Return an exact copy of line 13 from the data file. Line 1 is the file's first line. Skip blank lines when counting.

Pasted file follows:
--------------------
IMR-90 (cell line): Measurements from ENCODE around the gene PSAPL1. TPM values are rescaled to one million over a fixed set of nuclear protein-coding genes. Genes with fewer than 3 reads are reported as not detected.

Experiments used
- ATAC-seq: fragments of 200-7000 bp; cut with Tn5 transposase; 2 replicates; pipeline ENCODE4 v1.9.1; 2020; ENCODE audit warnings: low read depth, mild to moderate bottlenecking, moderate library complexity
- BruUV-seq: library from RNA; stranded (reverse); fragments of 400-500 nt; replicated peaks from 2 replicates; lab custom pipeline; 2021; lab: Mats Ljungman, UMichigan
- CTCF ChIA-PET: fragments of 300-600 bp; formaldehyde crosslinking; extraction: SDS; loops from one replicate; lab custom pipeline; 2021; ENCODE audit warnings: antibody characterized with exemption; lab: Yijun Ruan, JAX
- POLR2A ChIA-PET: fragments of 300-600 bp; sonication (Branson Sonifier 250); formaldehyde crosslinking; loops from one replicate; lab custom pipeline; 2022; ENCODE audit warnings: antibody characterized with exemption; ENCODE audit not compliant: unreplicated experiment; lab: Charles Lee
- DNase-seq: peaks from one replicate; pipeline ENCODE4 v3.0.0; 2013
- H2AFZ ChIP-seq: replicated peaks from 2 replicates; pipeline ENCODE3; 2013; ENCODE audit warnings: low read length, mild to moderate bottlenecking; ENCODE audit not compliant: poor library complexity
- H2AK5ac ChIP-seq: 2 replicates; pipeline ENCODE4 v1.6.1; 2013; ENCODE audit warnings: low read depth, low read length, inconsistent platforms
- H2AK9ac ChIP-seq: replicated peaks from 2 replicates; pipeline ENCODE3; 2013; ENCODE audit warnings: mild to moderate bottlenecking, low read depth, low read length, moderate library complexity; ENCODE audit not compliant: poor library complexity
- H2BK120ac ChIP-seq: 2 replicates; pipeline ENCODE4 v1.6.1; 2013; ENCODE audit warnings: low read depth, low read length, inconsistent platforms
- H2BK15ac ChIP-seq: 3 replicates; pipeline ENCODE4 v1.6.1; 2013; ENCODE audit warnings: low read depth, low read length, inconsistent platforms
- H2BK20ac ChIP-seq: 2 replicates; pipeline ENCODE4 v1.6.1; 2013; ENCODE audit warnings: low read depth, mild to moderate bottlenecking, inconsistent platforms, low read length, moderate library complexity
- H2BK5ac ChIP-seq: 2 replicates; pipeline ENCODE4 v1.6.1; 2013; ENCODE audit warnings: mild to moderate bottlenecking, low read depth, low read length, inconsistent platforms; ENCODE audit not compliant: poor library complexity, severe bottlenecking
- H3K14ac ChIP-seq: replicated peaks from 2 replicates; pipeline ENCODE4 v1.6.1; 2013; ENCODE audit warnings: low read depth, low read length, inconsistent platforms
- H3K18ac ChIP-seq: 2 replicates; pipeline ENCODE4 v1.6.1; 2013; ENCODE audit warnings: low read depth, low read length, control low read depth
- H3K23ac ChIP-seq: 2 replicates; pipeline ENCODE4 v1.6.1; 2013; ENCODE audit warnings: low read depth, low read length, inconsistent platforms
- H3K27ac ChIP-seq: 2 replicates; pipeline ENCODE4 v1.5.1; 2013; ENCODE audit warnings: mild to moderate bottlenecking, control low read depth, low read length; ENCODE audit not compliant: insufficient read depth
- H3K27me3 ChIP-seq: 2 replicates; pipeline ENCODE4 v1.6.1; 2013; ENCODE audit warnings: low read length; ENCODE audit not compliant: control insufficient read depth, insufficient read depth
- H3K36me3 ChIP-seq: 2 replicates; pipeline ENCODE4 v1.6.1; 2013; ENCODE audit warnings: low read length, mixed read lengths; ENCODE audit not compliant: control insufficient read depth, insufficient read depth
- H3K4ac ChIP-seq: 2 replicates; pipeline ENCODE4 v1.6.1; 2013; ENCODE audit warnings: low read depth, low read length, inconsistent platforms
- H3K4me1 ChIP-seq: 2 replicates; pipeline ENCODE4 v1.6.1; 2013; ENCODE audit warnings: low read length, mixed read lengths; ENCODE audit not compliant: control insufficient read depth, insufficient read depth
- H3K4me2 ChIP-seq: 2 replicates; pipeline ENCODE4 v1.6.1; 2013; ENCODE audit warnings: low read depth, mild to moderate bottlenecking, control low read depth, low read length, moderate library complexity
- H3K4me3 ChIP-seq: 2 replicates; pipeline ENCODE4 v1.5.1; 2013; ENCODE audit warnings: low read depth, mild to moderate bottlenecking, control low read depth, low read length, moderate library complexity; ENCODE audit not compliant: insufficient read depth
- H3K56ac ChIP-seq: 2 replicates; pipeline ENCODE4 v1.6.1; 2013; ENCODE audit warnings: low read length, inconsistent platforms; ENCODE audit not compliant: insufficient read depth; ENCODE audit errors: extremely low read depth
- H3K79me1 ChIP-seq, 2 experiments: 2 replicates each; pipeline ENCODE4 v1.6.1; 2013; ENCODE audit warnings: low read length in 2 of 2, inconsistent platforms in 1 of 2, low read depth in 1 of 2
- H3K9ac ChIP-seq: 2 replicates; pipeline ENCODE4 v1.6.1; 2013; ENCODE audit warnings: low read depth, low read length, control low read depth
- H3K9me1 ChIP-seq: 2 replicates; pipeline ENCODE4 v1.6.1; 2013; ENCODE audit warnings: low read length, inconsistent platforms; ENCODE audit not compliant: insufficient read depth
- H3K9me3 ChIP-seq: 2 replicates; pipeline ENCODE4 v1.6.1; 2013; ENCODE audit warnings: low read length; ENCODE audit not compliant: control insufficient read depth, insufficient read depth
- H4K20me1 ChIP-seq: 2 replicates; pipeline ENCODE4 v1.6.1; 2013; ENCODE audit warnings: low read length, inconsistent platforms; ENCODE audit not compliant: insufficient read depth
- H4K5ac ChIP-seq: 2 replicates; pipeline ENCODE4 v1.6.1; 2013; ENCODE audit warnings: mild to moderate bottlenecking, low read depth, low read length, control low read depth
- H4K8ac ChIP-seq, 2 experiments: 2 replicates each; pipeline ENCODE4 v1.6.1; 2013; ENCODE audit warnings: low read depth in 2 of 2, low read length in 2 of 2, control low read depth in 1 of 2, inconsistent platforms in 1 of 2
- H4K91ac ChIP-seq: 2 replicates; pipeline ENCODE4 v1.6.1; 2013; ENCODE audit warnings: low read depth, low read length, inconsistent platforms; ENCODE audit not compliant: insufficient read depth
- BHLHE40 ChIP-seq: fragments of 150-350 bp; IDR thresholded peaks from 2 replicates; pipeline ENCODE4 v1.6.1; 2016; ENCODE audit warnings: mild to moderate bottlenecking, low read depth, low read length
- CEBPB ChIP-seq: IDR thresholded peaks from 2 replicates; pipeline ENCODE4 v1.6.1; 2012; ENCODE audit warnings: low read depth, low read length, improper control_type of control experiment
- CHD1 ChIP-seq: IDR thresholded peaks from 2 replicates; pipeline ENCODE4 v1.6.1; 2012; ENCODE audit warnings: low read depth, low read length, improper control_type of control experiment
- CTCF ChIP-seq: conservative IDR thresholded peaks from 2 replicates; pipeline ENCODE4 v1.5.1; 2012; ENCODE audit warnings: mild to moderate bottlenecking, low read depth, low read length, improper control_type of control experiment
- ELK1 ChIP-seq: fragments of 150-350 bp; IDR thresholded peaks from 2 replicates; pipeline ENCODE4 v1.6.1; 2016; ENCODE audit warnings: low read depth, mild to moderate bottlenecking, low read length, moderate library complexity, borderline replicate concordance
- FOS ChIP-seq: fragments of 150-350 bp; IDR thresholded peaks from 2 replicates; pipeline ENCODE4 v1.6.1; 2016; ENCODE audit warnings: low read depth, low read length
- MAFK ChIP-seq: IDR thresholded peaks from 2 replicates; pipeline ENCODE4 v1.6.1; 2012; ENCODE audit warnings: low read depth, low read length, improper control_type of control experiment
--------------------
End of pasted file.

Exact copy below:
- H2BK20ac ChIP-seq: 2 replicates; pipeline ENCODE4 v1.6.1; 2013; ENCODE audit warnings: low read depth, mild to moderate bottlenecking, inconsistent platforms, low read length, moderate library complexity